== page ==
Today with her final report card from school was a slip of paper from Fuel Up to Play 60 who partners with FitnessGram, which is what the report was called.  It was a report of activities apparently Chillgirl did in PE. Aerobics, muscle strength, endurance, flexibility were all tested. She was weighed and measured.  The report showed a comparison of this year's and last year's performance and measurements.  She has only grown an inch but has gained 15 lbs.  Her Body Mass Index, which I myself have had a serious issue with its validity, was up 3.2 whatever unit of measurement that is since last year to 21.6 whatevers.  Apparently this is too much for a 10 year old girl.  The "Healthy Fitness Zone" is a BMI of 14.1-19.5.

She's "high risk"?

So this report went on to say she "needs improvement".  She probably should get out more, be more active each day, less TV time, and eat healthier.  Are you kidding me?  Now I agree with eating healthier as a good suggestion.  She is force-fed salmon and swai and lean turkey and beef at home now...poor thing.  Broccoli and cucumbers and carrot sticks.  Brown rice and wheat pasta.  This is what her Mother makes her eat for dinner.  How dare I!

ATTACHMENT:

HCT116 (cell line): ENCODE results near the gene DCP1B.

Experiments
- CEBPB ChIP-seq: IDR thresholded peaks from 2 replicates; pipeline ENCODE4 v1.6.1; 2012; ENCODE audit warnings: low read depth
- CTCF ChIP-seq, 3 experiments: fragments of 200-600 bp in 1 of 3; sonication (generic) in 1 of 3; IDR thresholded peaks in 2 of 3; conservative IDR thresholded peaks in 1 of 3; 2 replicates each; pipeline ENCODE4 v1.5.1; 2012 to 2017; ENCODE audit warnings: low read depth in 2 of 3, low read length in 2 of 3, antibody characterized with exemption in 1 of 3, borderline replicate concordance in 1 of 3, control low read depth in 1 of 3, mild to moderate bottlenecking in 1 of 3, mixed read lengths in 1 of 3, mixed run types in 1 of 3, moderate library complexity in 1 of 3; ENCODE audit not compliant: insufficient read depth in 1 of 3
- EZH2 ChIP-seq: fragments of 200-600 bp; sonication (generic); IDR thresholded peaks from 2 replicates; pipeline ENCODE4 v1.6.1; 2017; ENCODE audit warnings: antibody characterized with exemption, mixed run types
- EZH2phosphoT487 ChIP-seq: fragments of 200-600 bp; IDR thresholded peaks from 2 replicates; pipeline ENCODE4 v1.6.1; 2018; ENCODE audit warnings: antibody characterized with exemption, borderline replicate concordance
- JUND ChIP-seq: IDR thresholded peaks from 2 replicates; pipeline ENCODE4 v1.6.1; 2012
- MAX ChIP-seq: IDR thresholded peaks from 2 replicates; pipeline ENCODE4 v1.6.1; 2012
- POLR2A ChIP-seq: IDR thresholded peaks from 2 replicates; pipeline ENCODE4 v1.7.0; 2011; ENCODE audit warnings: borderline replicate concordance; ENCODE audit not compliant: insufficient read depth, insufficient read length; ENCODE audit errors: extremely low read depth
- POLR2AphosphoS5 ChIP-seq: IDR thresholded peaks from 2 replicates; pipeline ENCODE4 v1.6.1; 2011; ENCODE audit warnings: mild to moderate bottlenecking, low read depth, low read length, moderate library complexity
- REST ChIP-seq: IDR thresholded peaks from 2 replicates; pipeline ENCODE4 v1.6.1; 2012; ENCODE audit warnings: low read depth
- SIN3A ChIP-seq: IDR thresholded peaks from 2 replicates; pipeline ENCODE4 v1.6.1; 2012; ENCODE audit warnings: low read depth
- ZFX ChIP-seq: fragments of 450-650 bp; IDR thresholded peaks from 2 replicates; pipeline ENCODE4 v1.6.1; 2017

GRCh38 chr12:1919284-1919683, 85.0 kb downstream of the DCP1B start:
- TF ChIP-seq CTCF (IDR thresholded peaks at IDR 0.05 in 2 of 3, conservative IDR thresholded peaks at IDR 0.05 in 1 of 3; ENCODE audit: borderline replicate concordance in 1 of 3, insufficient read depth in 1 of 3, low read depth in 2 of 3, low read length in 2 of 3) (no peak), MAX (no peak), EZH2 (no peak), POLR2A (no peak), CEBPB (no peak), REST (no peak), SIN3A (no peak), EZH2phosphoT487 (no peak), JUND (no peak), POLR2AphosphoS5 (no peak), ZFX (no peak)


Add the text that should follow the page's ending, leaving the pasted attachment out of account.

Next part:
These are the ridiculous suggestions from the report

I fully admit that Chillgirl likes candy and cheetos, and fruit snacks, which have absolutely no fruit in them, and chips and cheese.  For the love of Pete, my girls can eat a brick of cheese.  I avoid it, knowing the fat content rolling around in that yummy yellow/orange block.  I caution them on eating too much of it.  Both girls like Taco Bell and McDonald's and Panda Express orange chicken.  I try to limit this junk to once a week, out of necessity with our busy schedules.